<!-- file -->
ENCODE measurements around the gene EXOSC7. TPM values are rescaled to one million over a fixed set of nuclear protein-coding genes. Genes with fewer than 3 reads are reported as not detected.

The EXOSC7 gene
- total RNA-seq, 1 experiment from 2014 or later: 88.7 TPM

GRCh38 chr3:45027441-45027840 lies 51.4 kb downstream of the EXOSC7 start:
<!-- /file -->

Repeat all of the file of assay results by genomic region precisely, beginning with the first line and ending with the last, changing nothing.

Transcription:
ENCODE measurements around the gene EXOSC7. TPM values are rescaled to one million over a fixed set of nuclear protein-coding genes. Genes with fewer than 3 reads are reported as not detected.

The EXOSC7 gene
- total RNA-seq, 1 experiment from 2014 or later: 88.7 TPM

GRCh38 chr3:45027441-45027840 lies 51.4 kb downstream of the EXOSC7 start: